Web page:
One of the many things I love about Canada is its obsession – and I don’t mean that in a bad way – about the British Monarchy. Witness today’s announcement of Prince William’s engagement to Kate Middleton… it was the top story on every hourly news broadcast on the radio, and naturally the lead story on The National. Peter Mansbridge couldn’t seem to get that goofy smirk off his face as he introduced one correspondent after another talking about, oh, I don’t know, every little thing they could think of to say about “the prince marrying the commoner” for the first fifteen minutes of the broadcast.
It’s not like Americans aren’t obsessed too. (If you want to see a really snappy written piece from the U.S. about the whole situation, read this.) Sure, we loved Princess Diana just as much as the rest of the world. But Canadians have been into this stuff well before Lady Di came on the scene. Not hard to guess why… unlike my countrymen who fought some big ol’ war of independence against the Brits back in the late 18th century, the Canadians still have the Queen on their bills and get to play in the Commonwealth Games (which I’d never heard of before this year).
I fell in love with the Royal Family when I was 13 years old, the summer my parents took me and my brother to England. We had some book at home that had a family tree of the British royalty through history, and I was determined to memorize as many of the Kings’ and Queens’ names as I could before we left for the trip. To what end, I know not… I was just into memorizing stuff like that then. [Update: My mother just informed me that it was a scroll, not a book. Of course it was.]
The trip started out auspiciously. Our flight from Los Angeles to London had to make an emergency landing in Chicago because we lost an engine, so we sat around the charter flight terminal for what seemed like an eternity (it was probably just a few hours) and I perfected my backgammon skills. When we finally got to London the next morning, my 11-year-old brother managed to stay awake just long enough for a walk around Regent’s Park with the family before crashing out for the next 17 hours. Not sure how my folks got away with leaving him in the hotel by himself while we three went out for dinner, but times were different then… still, I’m sure he was looked after (right, Mom and Dad?).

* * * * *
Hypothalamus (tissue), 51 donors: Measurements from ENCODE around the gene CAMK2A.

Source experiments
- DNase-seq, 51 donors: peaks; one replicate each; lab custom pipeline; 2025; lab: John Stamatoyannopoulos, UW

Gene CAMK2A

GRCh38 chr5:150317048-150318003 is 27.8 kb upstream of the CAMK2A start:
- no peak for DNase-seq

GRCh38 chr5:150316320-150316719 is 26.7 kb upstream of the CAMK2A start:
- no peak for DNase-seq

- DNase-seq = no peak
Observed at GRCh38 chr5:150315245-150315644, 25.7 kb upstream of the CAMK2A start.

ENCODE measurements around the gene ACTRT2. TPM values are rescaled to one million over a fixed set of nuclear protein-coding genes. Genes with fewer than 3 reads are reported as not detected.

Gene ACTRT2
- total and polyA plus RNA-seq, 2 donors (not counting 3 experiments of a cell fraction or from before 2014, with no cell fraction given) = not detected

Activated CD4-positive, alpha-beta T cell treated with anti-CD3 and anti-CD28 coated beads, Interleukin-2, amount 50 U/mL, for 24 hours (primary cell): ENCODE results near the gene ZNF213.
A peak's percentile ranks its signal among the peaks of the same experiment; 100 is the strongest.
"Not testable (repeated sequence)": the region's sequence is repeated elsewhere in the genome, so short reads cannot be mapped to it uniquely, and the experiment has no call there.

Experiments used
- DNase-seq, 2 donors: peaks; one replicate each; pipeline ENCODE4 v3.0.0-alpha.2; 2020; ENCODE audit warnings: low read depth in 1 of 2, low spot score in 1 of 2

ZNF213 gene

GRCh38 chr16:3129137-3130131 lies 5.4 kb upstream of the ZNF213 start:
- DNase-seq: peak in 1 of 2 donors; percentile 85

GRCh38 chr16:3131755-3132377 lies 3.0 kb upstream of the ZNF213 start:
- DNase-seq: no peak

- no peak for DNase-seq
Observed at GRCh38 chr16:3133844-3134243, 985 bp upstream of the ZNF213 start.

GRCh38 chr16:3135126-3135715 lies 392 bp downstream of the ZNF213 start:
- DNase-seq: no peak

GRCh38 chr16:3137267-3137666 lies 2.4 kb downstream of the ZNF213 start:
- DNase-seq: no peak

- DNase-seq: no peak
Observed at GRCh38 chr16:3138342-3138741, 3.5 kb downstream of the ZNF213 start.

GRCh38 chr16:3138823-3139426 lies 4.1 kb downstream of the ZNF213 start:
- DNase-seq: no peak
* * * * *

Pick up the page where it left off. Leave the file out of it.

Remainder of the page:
Visiting England during the year of Queen Elizabeth’s Silver Jubilee (if you’re clever, you now know how old I am) was quite exciting. We visited Buckingham Palace and Westminster Abbey, and saw the Crown Jewels in the Tower of London. I thought that was a pretty weird place to show off the jewels, considering all the creepy stuff that had happened there over the centuries, but then again, I’ve never really understood British humour.
We traveled north to visit friends from L.A. who were living in Leicestershire at the time, and stayed in a haunted mansion in the middle of a meadow. (I’m sure it must have been haunted at some point.) There’s our “hotel” behind us.
And here’s one of me and my brother and our family friends making stone rubbings in the bombed out church in Coventry – mine was of the Queen, and I proudly displayed my masterpiece in my bedroom for years afterward.
So now, maybe you can understand, when I first arrived in Canada as a new immigrant and flipped on the CBC on a Saturday night to see what I could see, I was stunned and amazed and pleased as punch to find a two-hour special on “The Royal Jewels.”
Thanks so much to my father, not only for taking these pictures (okay, all except for the first one, which is under Creative Commons, and that last one, which I stole from the CBC) , but for spending massive amounts of time earlier this year digitizing his massive slide collection covering my entire childhood. Way to go, Dad!